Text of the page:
Riven

By Catherine Owen

Riven
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Winner of the Stephan G. Stephansson Award for Poetry

In 2010, Catherine Owen’s 29-year-old spouse died of a drug addiction. A year later, she relocated to an apartment by the Fraser River in Vancouver, B. C. As she moved beyond the initial shock, the river became her focus: ... Read more


Overview

 

Winner of the Stephan G. Stephansson Award for Poetry

In 2010, Catherine Owen’s 29-year-old spouse died of a drug addiction. A year later, she relocated to an apartment by the Fraser River in Vancouver, B. C. As she moved beyond the initial shock, the river became her focus: a natural, damaged space that both intensifies emotion and symbolizes healing. In a sequence of aubades, or dawn poems, Owen records the practice of walking by or watching the river every morning, a routine that helps her engage in the tough work of mourning. Riven (a word that echoes river and means rift) is an homage to both a man and an ecosystem threatened by the presence of toxins and neglect. Yet, it is also a song to the beauty of nature and memory, concluding in a tribute to Louise Cotnoir’s long poem The Islands with a piece on imagined rivers. While Designated Mourner honors grief, Riven focuses on modes of survival and transformation through looking outward, and beyond.

 

Catherine Owen

Catherine Owen is a Vancouver poet and writer, the author of nine collections of poetry. A book of essays and memoirs, 'Catalysts: Confrontations with the Muse', was published earlier this year. Catherine's work has appeared in periodicals throughout Canada, Austria, New Zealand, and Australia. Her books and poems have been nominated for numerous awards, including the Gerald Lampert Award, the BC Book Prize, the ReLit Award, the George Ryga Award for Social Awareness In Literature, Short Grain, and The Earle Birney Prize. Her last book of poetry, 'Frenzy' (Anvil), won the Alberta Literary Award in 2009. She has a Masters degree in English and plays bass in the metal bands Inhuman and Helgrind.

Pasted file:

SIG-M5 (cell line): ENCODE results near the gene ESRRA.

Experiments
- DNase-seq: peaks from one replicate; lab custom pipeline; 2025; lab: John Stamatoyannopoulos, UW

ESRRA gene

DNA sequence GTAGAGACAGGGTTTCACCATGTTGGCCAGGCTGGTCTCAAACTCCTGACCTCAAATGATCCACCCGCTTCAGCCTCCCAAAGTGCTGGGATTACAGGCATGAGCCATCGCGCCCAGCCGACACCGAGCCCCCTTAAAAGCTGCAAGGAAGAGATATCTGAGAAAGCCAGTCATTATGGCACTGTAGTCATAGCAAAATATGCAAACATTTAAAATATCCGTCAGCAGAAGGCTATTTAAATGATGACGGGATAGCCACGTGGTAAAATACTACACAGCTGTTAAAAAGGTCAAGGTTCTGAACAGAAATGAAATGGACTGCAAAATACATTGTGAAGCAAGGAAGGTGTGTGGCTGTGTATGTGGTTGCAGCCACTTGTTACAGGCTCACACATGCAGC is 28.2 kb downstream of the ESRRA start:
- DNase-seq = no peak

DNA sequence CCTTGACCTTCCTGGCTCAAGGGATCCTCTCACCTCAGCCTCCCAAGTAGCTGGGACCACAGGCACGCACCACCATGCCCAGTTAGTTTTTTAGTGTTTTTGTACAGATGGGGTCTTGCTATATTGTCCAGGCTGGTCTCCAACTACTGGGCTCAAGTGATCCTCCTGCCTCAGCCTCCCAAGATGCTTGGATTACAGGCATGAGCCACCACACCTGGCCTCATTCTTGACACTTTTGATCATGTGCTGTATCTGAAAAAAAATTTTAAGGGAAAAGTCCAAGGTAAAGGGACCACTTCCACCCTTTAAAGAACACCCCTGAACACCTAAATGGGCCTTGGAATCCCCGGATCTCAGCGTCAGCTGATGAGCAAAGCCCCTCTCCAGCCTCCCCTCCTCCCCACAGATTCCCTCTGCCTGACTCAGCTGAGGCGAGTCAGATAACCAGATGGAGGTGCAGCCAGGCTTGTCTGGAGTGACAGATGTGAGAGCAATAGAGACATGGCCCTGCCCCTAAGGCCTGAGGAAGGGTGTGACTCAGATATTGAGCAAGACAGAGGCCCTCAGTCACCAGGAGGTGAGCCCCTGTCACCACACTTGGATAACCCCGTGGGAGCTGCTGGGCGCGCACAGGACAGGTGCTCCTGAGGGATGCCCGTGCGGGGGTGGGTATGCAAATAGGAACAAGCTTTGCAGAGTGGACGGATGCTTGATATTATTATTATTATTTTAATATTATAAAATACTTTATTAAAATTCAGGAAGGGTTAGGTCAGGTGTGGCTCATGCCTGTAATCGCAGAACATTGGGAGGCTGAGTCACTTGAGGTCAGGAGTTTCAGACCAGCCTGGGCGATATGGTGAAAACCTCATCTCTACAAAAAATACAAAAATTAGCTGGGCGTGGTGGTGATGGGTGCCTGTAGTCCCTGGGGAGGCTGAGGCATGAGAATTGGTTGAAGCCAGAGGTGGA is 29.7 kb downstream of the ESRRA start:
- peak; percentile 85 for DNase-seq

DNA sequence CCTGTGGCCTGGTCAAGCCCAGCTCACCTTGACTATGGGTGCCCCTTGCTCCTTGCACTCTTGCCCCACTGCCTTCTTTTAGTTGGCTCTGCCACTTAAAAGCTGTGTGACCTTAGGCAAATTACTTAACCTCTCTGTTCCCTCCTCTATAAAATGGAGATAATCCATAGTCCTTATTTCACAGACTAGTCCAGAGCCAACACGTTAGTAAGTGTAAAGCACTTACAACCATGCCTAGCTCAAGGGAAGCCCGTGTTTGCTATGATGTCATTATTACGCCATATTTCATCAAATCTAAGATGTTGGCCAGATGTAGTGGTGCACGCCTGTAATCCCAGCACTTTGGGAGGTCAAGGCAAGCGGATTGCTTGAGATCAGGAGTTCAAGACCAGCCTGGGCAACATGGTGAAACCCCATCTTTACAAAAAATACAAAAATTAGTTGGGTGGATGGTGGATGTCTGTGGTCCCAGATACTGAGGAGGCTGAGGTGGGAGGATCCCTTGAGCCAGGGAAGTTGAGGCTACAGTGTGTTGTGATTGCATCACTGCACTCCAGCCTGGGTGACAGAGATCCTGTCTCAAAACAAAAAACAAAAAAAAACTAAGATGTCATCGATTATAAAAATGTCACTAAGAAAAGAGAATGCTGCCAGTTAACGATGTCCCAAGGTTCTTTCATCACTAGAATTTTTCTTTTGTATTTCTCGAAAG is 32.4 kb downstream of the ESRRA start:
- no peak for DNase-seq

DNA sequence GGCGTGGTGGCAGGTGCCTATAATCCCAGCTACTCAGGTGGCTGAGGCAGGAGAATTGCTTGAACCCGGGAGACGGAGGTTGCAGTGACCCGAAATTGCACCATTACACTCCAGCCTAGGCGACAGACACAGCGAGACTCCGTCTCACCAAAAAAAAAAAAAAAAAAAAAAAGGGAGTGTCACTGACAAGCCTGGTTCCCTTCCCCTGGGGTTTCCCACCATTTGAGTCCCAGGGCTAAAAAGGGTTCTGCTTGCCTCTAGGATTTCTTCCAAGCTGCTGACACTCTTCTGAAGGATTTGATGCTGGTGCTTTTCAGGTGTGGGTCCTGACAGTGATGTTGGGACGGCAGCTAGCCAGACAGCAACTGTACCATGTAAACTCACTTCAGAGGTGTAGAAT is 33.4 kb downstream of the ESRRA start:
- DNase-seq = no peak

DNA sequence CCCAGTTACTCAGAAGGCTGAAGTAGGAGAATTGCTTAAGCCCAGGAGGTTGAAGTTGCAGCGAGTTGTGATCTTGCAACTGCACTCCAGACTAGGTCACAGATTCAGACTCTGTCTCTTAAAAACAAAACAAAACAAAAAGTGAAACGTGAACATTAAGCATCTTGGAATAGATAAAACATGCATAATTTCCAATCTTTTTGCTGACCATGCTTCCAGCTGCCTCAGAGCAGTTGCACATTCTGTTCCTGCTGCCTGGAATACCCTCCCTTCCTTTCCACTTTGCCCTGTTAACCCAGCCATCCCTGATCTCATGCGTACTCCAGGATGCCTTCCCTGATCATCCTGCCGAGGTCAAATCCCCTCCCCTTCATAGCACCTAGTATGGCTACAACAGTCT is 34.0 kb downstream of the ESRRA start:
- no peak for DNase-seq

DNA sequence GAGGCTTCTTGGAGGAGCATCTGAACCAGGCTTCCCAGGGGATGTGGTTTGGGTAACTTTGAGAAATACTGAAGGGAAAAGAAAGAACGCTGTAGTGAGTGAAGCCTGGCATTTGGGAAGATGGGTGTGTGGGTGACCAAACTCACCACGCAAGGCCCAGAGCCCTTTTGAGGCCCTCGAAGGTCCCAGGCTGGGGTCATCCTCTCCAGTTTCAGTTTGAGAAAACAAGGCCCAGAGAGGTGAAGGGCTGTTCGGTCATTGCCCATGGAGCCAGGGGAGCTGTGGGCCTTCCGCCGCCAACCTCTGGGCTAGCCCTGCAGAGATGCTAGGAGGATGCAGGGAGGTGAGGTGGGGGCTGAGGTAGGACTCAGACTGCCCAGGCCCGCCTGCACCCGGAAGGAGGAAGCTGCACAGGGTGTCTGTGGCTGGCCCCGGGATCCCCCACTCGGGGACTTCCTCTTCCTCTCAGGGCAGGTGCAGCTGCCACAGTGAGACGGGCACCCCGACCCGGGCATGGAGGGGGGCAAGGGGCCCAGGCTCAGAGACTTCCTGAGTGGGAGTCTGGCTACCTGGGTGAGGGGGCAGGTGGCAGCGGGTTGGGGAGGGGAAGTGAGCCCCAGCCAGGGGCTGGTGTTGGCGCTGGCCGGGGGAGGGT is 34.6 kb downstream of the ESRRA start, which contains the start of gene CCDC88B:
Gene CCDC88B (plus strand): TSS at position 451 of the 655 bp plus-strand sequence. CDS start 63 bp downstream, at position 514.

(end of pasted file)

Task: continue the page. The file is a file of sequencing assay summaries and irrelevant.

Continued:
Excerpt

 

Nature Writing 101

 

Our minds can turn anything romantic.

Is the problem.

The sewagy mud of the Fraser a quaint muslin & the spumes

 

         pulsing out of chimneys at the Lafarge cement plant look,

         at night, like two of Isadora Duncan’s scarves, pale, insouciant veils,

         harmless. The trees are all gone but then aren’t our hearts

 

more similar to wastelands.

We can make it kin, this pollution, children one is sad about yet still fond of, their

delinquency linked to our own, irreparable with familiarity, a lineage of stench &

 

         forgiveness. Our minds can assimilate all horrors.

         Is the problem.

         The animals will disappear and those small, strange invertebrates;

 

the bees will vanish & in the well-oiled waters, fish

will surge their deaths over the sand bags.

But then we keep saying, “Let’s construct another narrative. ”

 

         The nightmares must simply be called reality.

         And after this you see,

         it is possible to carry on.

 

Reviews

 

“Owen takes a single landscape and imbues it with the wrenching intricacy of grief, letting it move through her, letting it stay, but also letting happiness in to cohabitate. ” — Publishers Weekly

“What Catherine Owen mines from her experience of losing a young spouse to drug addiction is extraordinary for its sweep. Her depths come to bear on nature, love, contamination, and the things she was forced to know about herself. ” — Foreword Reviews

“In Riven she considers with keen observational depth the lessons that a river can offer about the brevity of life, the eternity of love, the continuity of survival and the futility of death … Riven presents some of the most descriptive and incisive poetry that Catherine Owen has ever offered, derived from a place of deep contemplation and raw emotive power. ” — Coffee Salt blog

“Coming back up from my underwater travels in [this book] I feel the same heart-weary ebb in my blood. The overwhelm from the sheer force of the poems. The grief, the wisdom there. When I think of [this collection] I feel a heart’s thirst for love and reconciliation with this earth, its losses and our countless other losses. ” — Recovering Words with Richard Osler blog

“The gift of this new book: to witness a woman’s refusal to succumb to grief, her commitment to heal through writing poems that map how she honours the pact of living on … Designated Mourner is one of the most riveting and compelling Canadian poetry collections I have encountered in the past ten years. And what a complement Riven is to it … Catherine’s book, gorgeous with undertow. Its reminder of how we, too, can survive and be transformed in spite of grief and losses in our lives. ” — Recovering Words with Richard Osler blog

 

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